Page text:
South Yemen 1980-82

Deputy CIA director Frank Carlucci


Two U.S. presidents pursued a policy of punctuated military operations against South Yeman. Upon becoming independent from the United Kingdom , the regime in Aden had moved to the left and, by the late 1970s, was said to have Soviet and Cuban advisers; as a result, U.S. policy makers were convinced South Yemen posed a threat to Saudi Arabia , particularly in light of the Cuban presence in Ethiopia . Since 1970, the Saudis had been aiding North Yemen to fight a covert war against South Yemen , an effort in which the British also participated. With the fall of the Shah in Iran , officials in Washington decided to bolster the Saudis by letting them buy tanks and fighter jets for North Yemen (the plan was that the Saudis would also buy U.S. weapons for Sudan ). Less than two weeks later, fighting broke out between the two Yemens, and the U.S. responded by increasing the size of its arms package for the North and rushing a portion of it there, along with military advisers who would train the Yemenis in their use; sending an aircraft carrier task force and surveillance planes to the region; and offering U.S. fighter jets to Saudi Arabia to permit the Saudis to use their own air power in North Yemen. Predictably, several of these actions were only undertaken after the two Yemens had moved toward a ceasefire.


Carter's defensive moves only partly allayed Saudi concerns, and the two governments began discussing ways of increasing the size and deadliness of the existing Saudi-backed North Yemeni raids into the South. Eventually, Carter agreed to a plan that involved training South Yemeni exiles in Saudi Arabia and inserting them back into their country. This program was continued when Reagan took office, and ended up with the same kind of dismal results as had the earliest such programs in Eastern Europe (see chapter six of the book): one group of raiders was captured, tortured, and made to confess CIA involvement; another group was then quietly withdrawn. It does not appear that the pipeline contained any other exiles, and after the operation was blown, the Saudis and other U.S.-siding regimes in the region began to make their peace with Aden . By then, North Yemen had already begun flirting with the Soviet Union ; and eventually, the North merged with the South into a common state.1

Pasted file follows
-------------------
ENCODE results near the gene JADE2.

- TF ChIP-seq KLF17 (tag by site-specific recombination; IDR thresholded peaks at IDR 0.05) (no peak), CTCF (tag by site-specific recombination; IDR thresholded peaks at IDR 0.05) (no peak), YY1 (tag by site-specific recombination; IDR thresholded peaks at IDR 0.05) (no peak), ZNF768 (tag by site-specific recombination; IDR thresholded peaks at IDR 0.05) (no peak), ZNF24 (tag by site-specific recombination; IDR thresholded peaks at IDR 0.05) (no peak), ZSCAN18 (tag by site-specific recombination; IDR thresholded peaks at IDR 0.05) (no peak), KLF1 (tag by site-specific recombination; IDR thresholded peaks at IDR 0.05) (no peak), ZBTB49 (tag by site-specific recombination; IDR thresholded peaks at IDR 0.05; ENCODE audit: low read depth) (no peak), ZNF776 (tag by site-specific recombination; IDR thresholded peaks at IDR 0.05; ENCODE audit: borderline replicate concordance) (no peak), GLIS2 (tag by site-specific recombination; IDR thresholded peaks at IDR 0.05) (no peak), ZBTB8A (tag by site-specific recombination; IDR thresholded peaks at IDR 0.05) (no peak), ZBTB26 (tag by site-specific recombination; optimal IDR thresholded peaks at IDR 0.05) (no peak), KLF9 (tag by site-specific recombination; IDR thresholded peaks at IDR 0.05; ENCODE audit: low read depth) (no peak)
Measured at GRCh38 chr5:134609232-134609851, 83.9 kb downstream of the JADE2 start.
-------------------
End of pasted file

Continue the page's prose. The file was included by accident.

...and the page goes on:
1) “Yemen, Sudan to Get Added Arms,” New York Times , 12 February 1979; also other articles, 27 February, 6, 8, 13, 20, 29 March, 1 April 1979, 6 February 1980; “Carlucci Launched CIA Operation in Yemen That Collapsed,” Washington Post , 4 December 1986; Brzezinski (1983: 178, 447); Woodward (1987: 78, 215); Gates (1996: 149-50); Gasiorowski (2004: 688).